SUMMARY— The standard procedure for determining trace metals in biological materials requires the ashing of the sample to obtain an aqueous solution. Once this sample is prepared, numerous methods may be employed to determine the metal content. With oils the common ashing techniques lead to serious errors because of spattering, foaming, and volatilization of the sample. In the past, several methods have been developed to eliminate the ashing procedure but large samples (20–50 g) or special equipment was necessary. To allow use of very small oil samples (0.5–2 g) for determining iron and copper, solvent procedures which eliminated the ashing step were developed. The iron procedure is based on the standard aqueous 1,10‐o‐phenanthroline method modified to employ an initial solvent extraction procedure. Comparison of this method with the aqueous ash procedure on oils of known iron content showed the methods to be equivalent in precision. The solvent procedure is capable of determining 0.1 ppm of iron in the oil. The direct solvent copper procedure based on the sodium‐diethyldithiocarbamate aqueous method showed similar results. Because of the ease of performance and the small sample size required, these tests would be useful in food and biological research.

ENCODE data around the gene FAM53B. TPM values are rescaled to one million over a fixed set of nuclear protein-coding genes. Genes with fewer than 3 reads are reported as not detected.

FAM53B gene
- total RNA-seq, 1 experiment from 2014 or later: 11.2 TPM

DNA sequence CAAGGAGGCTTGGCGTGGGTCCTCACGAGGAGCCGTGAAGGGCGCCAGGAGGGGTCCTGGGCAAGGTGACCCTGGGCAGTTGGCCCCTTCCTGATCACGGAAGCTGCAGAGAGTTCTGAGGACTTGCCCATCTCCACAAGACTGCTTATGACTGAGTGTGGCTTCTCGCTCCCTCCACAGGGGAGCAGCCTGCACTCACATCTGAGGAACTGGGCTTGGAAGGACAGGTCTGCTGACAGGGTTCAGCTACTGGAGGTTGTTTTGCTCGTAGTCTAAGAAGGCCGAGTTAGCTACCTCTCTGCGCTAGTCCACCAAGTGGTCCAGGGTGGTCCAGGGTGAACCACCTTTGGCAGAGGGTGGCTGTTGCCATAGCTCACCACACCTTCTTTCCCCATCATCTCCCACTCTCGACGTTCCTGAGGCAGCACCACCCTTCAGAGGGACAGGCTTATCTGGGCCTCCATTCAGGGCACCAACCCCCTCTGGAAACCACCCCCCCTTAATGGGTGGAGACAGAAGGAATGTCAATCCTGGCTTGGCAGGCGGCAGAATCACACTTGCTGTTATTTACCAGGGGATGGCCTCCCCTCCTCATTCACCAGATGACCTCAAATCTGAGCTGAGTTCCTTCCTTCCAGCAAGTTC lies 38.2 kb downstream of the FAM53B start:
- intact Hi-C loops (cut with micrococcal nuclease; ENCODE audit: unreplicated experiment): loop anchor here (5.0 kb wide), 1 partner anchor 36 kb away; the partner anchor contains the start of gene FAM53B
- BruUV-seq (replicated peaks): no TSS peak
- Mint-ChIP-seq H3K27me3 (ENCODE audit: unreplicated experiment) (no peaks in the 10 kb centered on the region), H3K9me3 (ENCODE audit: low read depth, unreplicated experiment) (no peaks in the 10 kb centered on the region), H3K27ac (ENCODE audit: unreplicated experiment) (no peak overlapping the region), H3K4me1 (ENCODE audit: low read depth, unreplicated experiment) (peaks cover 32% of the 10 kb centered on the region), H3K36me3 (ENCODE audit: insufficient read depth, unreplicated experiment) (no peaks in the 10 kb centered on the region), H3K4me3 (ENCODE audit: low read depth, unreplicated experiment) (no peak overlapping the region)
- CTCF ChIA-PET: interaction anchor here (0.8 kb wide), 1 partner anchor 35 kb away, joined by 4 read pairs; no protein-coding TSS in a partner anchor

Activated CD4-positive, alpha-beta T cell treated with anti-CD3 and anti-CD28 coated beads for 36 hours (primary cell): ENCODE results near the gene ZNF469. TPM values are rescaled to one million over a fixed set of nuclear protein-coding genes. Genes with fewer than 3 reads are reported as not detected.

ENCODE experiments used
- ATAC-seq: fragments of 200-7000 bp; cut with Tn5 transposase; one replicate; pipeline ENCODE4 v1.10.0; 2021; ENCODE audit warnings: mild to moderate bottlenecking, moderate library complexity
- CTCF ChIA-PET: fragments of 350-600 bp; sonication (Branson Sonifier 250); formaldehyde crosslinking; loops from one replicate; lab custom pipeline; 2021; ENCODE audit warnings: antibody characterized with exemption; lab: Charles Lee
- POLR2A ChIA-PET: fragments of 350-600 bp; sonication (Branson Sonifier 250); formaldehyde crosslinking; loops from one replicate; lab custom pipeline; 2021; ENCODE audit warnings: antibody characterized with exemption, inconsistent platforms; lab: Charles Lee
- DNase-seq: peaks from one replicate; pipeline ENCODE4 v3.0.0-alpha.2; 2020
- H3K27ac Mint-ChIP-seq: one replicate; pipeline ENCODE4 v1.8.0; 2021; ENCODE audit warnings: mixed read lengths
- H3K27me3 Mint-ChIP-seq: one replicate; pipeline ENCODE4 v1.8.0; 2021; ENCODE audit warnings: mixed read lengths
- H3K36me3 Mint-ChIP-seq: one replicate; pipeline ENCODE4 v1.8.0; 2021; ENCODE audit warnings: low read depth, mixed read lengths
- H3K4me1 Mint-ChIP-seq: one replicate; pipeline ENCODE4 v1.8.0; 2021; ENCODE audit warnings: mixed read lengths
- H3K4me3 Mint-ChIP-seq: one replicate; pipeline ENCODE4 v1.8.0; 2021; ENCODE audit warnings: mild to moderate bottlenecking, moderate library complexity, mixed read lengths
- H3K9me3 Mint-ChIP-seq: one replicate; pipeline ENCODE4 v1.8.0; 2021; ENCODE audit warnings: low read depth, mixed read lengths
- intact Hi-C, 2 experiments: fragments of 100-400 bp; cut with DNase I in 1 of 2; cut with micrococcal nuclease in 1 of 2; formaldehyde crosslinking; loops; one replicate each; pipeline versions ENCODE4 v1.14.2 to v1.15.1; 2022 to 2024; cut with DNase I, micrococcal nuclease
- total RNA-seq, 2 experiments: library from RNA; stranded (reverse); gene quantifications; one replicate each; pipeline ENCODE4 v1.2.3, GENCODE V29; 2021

|Original language||English (US)|
|Number of pages||3|
|Journal||Journal of food science|
|State||Published - Sep 1967|